>> The calculation on the two processors gets an overhead of 2*(2+2)=8 grid
>> points,w.r.t. the same calculation done on a single processor.
>> This is an overhead of 8/1024=0.8% only, so using 2 processors
>> will speedup the calculation by a factor close to 2 (but slightly lower).
>> However, if you divide the same problem across 64 subdomains (i.e 64
>> processors), the size of each subdomain is 1024/64=16,
>> plus 2 halo grid point on each side, i.e. 20 grid points.
>> So the overhead is much higher now, 4/16=25%.
>> Dividing the problem across 64 processors will not speed it up by
>> a factor of 64, but by much less.
>> Every domain decomposition program that we have here shows this
>> effect. If we give them more processors they scale well, up
>> to a point (say 16 or 32 processors, for a reasonably sized problem).
>> However, beyond that point the scaling slowly flattens out.
>> When you go and look at the grid size and the
>> large number of processors,
>> you realize that most of the effort is being done to calculate halos,
>> i.e. on overhead.
>> On top of that, there is the overhead due to MPI communication, of
>> course, but it is likely that the halo overhead is the dominant factor.
>> I would guess other classes of problems and parallel methods of solution
>> also have the same problem that domain decomposition shows.
>> Is this perhaps what is going on with your test code?
>> Take a look at the code to see what it is doing,
>> and in particularly, what is the problem size.
>> See if it really makes sense to distribute it over 64 processors,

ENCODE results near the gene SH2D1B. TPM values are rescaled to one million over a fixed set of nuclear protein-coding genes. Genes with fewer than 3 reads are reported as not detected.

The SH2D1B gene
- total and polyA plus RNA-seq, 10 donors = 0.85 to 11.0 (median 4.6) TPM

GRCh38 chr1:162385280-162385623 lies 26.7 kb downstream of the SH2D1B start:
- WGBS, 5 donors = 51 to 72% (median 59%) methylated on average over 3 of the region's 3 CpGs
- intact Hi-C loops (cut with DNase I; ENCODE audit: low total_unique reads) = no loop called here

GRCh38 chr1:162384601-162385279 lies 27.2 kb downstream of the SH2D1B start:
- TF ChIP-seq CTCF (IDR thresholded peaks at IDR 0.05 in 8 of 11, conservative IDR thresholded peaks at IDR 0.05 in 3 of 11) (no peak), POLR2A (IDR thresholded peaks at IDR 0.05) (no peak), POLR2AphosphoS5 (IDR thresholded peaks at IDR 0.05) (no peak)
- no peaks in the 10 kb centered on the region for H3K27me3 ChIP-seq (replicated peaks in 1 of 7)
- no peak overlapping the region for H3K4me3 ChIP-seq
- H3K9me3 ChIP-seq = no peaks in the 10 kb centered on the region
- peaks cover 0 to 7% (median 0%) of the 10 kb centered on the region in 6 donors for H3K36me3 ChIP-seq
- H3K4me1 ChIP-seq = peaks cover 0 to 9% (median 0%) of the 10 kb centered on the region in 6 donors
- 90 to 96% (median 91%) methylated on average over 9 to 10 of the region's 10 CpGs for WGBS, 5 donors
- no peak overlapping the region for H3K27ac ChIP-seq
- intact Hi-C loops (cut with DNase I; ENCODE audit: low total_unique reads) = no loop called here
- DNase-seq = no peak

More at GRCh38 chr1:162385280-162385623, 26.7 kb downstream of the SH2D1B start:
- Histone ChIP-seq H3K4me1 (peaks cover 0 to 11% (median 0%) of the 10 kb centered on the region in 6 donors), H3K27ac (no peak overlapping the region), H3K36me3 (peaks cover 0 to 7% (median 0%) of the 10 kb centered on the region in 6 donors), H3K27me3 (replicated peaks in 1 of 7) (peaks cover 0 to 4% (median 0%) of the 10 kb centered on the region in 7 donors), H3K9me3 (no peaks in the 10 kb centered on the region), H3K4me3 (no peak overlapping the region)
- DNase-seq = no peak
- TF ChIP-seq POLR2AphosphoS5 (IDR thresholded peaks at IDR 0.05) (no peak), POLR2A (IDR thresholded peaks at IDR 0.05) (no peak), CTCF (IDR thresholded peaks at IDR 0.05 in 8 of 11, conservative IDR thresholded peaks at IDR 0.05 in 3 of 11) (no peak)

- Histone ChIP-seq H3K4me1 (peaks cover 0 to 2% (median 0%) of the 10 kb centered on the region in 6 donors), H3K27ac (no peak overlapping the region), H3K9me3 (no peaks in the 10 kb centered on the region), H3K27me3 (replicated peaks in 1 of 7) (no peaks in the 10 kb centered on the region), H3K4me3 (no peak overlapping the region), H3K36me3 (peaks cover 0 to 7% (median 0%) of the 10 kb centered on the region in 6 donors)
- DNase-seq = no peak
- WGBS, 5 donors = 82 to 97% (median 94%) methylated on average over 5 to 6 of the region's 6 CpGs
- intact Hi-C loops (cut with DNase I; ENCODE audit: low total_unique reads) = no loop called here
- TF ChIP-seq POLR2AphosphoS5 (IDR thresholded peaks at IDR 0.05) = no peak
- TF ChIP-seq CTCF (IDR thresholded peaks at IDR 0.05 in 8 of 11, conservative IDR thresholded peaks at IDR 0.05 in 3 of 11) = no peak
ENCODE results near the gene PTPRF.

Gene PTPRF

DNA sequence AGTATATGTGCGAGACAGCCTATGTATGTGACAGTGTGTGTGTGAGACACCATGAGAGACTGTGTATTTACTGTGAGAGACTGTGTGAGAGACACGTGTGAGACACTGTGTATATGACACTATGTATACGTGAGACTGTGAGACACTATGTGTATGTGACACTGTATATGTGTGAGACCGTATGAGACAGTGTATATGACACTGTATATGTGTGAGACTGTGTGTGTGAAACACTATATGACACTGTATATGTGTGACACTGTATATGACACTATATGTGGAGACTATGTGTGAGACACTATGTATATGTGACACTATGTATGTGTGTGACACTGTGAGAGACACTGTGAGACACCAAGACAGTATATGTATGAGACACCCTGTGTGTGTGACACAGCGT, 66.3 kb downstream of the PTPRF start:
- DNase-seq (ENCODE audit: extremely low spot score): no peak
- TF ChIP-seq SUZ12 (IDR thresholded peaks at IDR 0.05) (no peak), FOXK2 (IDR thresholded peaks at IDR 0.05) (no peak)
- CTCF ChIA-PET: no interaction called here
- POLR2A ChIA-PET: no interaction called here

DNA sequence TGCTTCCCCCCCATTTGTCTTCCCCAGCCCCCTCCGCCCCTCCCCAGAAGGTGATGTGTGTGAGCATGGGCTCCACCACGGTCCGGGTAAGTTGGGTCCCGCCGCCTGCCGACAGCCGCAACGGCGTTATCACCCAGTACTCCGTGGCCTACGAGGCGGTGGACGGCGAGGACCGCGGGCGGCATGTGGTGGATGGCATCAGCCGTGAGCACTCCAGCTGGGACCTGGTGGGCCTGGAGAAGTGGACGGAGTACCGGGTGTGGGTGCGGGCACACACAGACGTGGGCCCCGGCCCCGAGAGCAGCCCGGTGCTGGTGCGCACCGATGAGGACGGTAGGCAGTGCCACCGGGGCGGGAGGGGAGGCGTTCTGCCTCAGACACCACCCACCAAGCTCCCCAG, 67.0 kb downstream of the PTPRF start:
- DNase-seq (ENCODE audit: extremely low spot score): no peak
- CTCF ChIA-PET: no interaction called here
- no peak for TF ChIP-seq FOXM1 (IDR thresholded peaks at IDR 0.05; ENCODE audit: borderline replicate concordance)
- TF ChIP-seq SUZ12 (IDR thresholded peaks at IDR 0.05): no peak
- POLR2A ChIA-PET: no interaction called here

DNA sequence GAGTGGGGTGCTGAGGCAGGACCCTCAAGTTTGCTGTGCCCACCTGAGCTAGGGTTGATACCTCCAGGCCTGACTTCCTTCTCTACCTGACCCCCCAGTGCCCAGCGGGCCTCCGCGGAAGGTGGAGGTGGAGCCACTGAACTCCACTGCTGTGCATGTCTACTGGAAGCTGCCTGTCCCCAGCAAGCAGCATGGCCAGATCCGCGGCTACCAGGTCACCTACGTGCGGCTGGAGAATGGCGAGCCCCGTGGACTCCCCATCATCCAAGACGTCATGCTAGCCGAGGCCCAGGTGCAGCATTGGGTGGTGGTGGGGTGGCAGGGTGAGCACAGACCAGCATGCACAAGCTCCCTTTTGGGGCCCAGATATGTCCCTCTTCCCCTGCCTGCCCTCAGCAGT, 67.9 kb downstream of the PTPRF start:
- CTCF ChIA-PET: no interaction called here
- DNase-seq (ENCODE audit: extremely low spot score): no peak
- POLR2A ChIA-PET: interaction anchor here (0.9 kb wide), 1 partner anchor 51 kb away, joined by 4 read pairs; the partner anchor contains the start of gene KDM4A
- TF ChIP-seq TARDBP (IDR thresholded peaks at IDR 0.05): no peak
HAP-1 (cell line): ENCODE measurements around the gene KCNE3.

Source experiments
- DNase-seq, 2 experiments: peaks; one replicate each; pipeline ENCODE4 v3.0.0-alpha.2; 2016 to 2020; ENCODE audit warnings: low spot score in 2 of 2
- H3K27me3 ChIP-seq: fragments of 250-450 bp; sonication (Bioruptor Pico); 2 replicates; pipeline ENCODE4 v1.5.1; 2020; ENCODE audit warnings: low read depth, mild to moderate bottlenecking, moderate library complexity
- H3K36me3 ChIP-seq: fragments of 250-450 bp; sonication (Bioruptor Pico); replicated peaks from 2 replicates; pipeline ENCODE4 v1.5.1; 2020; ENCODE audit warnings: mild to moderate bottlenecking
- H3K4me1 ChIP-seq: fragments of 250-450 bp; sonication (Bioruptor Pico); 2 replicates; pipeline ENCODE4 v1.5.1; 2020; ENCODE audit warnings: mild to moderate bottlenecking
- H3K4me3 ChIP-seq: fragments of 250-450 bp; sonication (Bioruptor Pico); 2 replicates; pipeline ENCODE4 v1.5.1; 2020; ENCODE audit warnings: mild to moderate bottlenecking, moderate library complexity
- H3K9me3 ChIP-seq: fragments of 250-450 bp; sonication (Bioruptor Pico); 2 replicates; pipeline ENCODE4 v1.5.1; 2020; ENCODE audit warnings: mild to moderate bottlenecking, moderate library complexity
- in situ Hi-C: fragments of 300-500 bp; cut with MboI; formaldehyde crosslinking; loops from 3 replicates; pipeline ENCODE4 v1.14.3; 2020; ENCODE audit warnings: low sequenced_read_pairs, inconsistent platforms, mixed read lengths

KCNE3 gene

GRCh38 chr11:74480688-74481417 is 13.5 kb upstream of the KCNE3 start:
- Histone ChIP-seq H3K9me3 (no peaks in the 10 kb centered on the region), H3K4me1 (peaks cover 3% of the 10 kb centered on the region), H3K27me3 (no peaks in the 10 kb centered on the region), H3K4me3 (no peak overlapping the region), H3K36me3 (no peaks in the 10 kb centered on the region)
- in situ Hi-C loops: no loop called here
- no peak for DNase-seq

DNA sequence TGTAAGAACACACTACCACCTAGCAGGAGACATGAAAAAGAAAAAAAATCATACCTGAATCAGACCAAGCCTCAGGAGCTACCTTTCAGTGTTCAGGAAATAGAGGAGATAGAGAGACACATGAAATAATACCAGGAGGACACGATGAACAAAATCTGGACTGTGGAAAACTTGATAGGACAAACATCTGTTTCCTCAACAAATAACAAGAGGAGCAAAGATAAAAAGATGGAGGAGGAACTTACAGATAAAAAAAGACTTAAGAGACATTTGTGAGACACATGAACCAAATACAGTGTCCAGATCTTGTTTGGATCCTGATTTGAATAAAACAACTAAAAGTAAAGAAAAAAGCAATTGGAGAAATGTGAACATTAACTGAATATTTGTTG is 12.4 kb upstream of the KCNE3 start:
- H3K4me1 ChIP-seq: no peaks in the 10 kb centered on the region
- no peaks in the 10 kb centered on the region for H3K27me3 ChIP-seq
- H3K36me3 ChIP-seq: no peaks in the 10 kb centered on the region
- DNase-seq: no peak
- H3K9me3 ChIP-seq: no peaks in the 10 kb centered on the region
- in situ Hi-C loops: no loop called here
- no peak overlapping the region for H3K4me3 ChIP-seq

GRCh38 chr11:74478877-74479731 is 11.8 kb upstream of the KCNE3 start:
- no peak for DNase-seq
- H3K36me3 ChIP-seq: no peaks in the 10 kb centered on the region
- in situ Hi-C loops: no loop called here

>> of if a smaller number would be the right choice.
>> Also, if the program allows you to change the problem size,
>> try the test again with a larger problem size
>> (say, two or four times bigger),
>> and then go up to a large number of processors also.
>> With a larger problem size the scaling may be better too
>> (but the runtimes will grow as well).
>> Finally, since you are using Infiniband, and I wonder if all the
>> nodes connect to each other with the same latency, or if some
>> pairs of nodes have higher latency to communicate.
>> On a single switch hopefully the latency is the same for all pairs of
>> However, if you connect two switches, for instance, nodes that
>> are on switch A will probably have a larger latency to talk
>> to nodes on switch B, I suppose.
>> I hope it helps.
>> Gus Correa
>> Gustavo Correa
>> Lamont-Doherty Earth Observatory - Columbia University
>> Palisades, NY, 10964-8000 - USA
>> Roman Martonak wrote:
>>> I observe very poor scaling with openmpi on HP blade system consisting
>>> of 8 blades (each having 2 quad-core AMD Barcelona 2.2 GHz CPU) and
>>> interconnected with Infiniband fabric. When running the standard cpmd
>>> 32 waters test, I observe the following scaling (the numbers are
>>> elapsed time)
>>> using full blades (8 cores per blade)
>>> np8 7 MINUTES 26.40 SECONDS
>>> np16 4 MINUTES 19.91 SECONDS
>>> np32 2 MINUTES 55.51 SECONDS
>>> np48 2 MINUTES 38.18 SECONDS
>>> np64 3 MINUTES 19.78 SECONDS
>>> I tried also openmpi-1.2.8 and openmpi-1.3 and it is about the same,
>>> openmpi-1.3 is somewhat better for 32 cores but in all cases there is
>>> practically no scaling beyond 4 blades (32 cores) and running on 64
>>> cores is a disaster. With Intel MPI, however, I get the following
>>> Intel MPI-3.2.1.009
>>> using full blades (8 cores per blade)
>>> np8 7 MINUTES 23.19 SECONDS
>>> np16 4 MINUTES 22.17 SECONDS
>>> np32 2 MINUTES 50.07 SECONDS
>>> np48 1 MINUTES 42.87 SECONDS
>>> np64 1 MINUTES 23.76 SECONDS
>>> so there is reasonably good scaling up to 64 cores. I am running with
>>> the option
>>> --mca mpi_paffinity_alone 1, I have tried also -mca btl_openib_use_srq
>>> 1 but it had only marginal effect. With mvapich I get similar scaling
>>> as with Intel MPI. The system is running the Rocksclusters
>>> distribution 5.1 with the mellanox ofed-1.4 roll. I would be grateful
>>> if somebody could suggest me what could be the origin of the problem
>>> and how to tune openmpi to get better scaling.
>>> Many thanks in advance.
>>> Best regards
>>> users mailing list